Why a peaceful Indo-Pacific needs a U.S.-Taiwan Trade Deal
Think a free trade agreement between America and Taiwan is about one large country (America) trying to reconcile its awkward relationship with a small island (Taiwan), with sure-bet howls from China, and no implications for India?
The U.S.-China stand-off that started in 1949, when Chiang Kai-Shek’s Nationalist Kuomintang Party lost the civil war on the Mainland to Mao’s Chinese Communist Party and fled to Formosa, need not cause Armageddon as the outcome of a ‘great powers competition’.
Formosa could be host to the greatest peace-through-trade deal in modern history.
A United States-Taiwan FTA could be a win-win-win-win, for China, America, India, and Taiwan, respectively the world’s 2nd, 1st, 6th, and 21st largest economies.
What’s In It For China?
For President Xi Jinping’s Chinese Communist Party, it’s heresy to call Taiwan an independent country. Rather, as the Party celebrates its 100th anniversary this year, it doesn’t always use the adjective “peaceful” before the noun “reunification.”
Yet, they’re four reasons the CCP should think constructively about a U.S.-Taiwan FTA.
First, forceful reunification isn’t in China’s interest.
Right now, American policy planners are war gaming three scenarios:
- China terrifies Taiwan with peripheral attacks on its offshore interests in the South China Sea and Formosa Strait.
- China asserts its sovereignty over Taiwan with a quarantine, allowing in only food and necessities, but forbidding weaponry, as the U.S. did in the October 1962 Cuban Missile Crisis.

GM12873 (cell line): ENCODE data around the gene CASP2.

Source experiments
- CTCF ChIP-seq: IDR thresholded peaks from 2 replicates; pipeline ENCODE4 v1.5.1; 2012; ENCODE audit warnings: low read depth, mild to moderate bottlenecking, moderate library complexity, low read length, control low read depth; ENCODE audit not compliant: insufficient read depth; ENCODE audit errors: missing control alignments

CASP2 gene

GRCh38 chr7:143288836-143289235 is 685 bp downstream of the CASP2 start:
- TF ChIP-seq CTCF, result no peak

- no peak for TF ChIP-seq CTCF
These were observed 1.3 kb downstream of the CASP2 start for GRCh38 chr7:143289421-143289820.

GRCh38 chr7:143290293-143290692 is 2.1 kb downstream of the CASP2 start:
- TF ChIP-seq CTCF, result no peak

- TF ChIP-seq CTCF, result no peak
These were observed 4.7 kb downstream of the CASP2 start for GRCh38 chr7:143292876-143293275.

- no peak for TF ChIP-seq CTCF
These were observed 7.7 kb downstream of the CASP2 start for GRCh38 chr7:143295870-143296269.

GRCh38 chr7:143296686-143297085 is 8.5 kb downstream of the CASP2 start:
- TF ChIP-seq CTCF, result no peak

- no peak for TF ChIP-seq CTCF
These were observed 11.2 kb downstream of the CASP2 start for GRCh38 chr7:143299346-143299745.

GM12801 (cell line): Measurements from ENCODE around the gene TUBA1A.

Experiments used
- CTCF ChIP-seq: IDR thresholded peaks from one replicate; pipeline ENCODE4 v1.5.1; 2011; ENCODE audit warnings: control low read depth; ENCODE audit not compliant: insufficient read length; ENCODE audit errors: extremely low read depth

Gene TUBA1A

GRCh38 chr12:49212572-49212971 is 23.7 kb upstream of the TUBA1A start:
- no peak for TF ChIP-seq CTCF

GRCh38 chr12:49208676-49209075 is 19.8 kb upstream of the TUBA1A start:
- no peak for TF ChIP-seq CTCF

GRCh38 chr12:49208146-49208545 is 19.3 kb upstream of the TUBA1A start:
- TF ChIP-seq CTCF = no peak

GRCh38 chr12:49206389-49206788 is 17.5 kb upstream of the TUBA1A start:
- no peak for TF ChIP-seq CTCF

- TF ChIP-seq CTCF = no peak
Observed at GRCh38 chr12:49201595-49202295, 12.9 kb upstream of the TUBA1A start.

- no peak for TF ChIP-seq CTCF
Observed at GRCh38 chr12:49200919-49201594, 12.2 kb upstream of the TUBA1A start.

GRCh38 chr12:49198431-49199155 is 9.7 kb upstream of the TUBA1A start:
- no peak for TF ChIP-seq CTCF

- China launches a full air and amphibious invasion of Taiwan, and/or a decapitation strike with special forces.
The first and third possibilities could mean conflict spreading to the Mainland, and war waged by the of the strongest nuclear-armed powers. The second possibility, though (unlike an embargo) not an act of war, would compel an American response, which again would raise the spectre of expanded conflict.
All three would risk the loss of life on Taiwan, and the destruction of its first-rate infrastructure. In such circumstances, what foreign investors, other than Chinese state-owned enterprises, would want to do business on Formosa? The current trend toward economic decoupling, against which President Xi warned at the April 2021 Boao Forum for Asia, would accelerate to finality.
Alas, he’s not satisfied with a fourth scenario, doing nothing. The incongruity between CCP ambitions and American determination to show it’s not caught in a Thucydides Trap means the status quo isn’t sustainable.
Second, Taiwan is China’s last best hope to clear its name.
Any honest analyst within the CCP knows the Party has a public relations problem. Worldwide, it’s lost credibility as to upholding the ‘One Country, Two Systems’ formula. That’s moribund thanks to CCP repression in Hong Kong, from prosecuting the venerable Queen’s Counsel, Martin Lee, to creating a “My Home Is In China” curriculum for schools.
What better way to restore confidence in the CCP’s commitment to the formula than to treat Taiwan with the special and differential treatment it is owed? The foundation of a U.S.-Taiwan FTA necessarily would be One Country, Two Systems, as was the erstwhile special trade treatment America granted to Hong Kong from 1992 to 2020.
Moreover, China presents itself as supporting a rules-based multilateral trading system, which it entered 20 years ago when it acceded to the World Trade Organization in December 2001. Support for a Taiwan FTA would be proof positive.
Third, International Law is on Taiwan’s Side.